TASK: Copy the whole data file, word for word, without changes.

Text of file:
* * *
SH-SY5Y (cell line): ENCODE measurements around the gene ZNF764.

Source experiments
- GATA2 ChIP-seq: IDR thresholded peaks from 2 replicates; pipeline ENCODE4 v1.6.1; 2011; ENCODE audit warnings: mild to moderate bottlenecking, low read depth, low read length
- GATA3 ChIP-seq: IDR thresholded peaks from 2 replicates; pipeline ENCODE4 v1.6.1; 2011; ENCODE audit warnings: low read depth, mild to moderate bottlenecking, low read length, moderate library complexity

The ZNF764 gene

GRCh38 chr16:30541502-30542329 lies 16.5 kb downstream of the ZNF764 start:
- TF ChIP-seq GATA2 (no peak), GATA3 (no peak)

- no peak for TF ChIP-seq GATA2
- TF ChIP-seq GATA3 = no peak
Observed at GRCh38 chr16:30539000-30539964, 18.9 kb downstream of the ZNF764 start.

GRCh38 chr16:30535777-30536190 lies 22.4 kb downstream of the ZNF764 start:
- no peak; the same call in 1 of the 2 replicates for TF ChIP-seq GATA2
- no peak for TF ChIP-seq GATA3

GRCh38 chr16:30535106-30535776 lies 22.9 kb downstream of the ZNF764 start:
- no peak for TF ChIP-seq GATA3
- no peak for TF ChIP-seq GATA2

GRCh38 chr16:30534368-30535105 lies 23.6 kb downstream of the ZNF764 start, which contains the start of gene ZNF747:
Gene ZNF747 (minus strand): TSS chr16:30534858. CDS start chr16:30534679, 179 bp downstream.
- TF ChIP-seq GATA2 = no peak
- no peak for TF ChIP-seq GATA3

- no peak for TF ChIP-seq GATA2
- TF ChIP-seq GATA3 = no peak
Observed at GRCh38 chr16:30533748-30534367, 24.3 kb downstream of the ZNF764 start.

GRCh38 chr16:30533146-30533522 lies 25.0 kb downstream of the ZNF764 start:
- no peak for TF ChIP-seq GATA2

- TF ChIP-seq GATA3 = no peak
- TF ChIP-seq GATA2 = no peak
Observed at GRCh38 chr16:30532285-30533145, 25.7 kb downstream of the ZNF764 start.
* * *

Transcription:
SH-SY5Y (cell line): ENCODE measurements around the gene ZNF764.

Source experiments
- GATA2 ChIP-seq: IDR thresholded peaks from 2 replicates; pipeline ENCODE4 v1.6.1; 2011; ENCODE audit warnings: mild to moderate bottlenecking, low read depth, low read length
- GATA3 ChIP-seq: IDR thresholded peaks from 2 replicates; pipeline ENCODE4 v1.6.1; 2011; ENCODE audit warnings: low read depth, mild to moderate bottlenecking, low read length, moderate library complexity

The ZNF764 gene

GRCh38 chr16:30541502-30542329 lies 16.5 kb downstream of the ZNF764 start:
- TF ChIP-seq GATA2 (no peak), GATA3 (no peak)

- no peak for TF ChIP-seq GATA2
- TF ChIP-seq GATA3 = no peak
Observed at GRCh38 chr16:30539000-30539964, 18.9 kb downstream of the ZNF764 start.

GRCh38 chr16:30535777-30536190 lies 22.4 kb downstream of the ZNF764 start:
- no peak; the same call in 1 of the 2 replicates for TF ChIP-seq GATA2
- no peak for TF ChIP-seq GATA3

GRCh38 chr16:30535106-30535776 lies 22.9 kb downstream of the ZNF764 start:
- no peak for TF ChIP-seq GATA3
- no peak for TF ChIP-seq GATA2

GRCh38 chr16:30534368-30535105 lies 23.6 kb downstream of the ZNF764 start, which contains the start of gene ZNF747:
Gene ZNF747 (minus strand): TSS chr16:30534858. CDS start chr16:30534679, 179 bp downstream.
- TF ChIP-seq GATA2 = no peak
- no peak for TF ChIP-seq GATA3

- no peak for TF ChIP-seq GATA2
- TF ChIP-seq GATA3 = no peak
Observed at GRCh38 chr16:30533748-30534367, 24.3 kb downstream of the ZNF764 start.

GRCh38 chr16:30533146-30533522 lies 25.0 kb downstream of the ZNF764 start:
- no peak for TF ChIP-seq GATA2

- TF ChIP-seq GATA3 = no peak
- TF ChIP-seq GATA2 = no peak
Observed at GRCh38 chr16:30532285-30533145, 25.7 kb downstream of the ZNF764 start.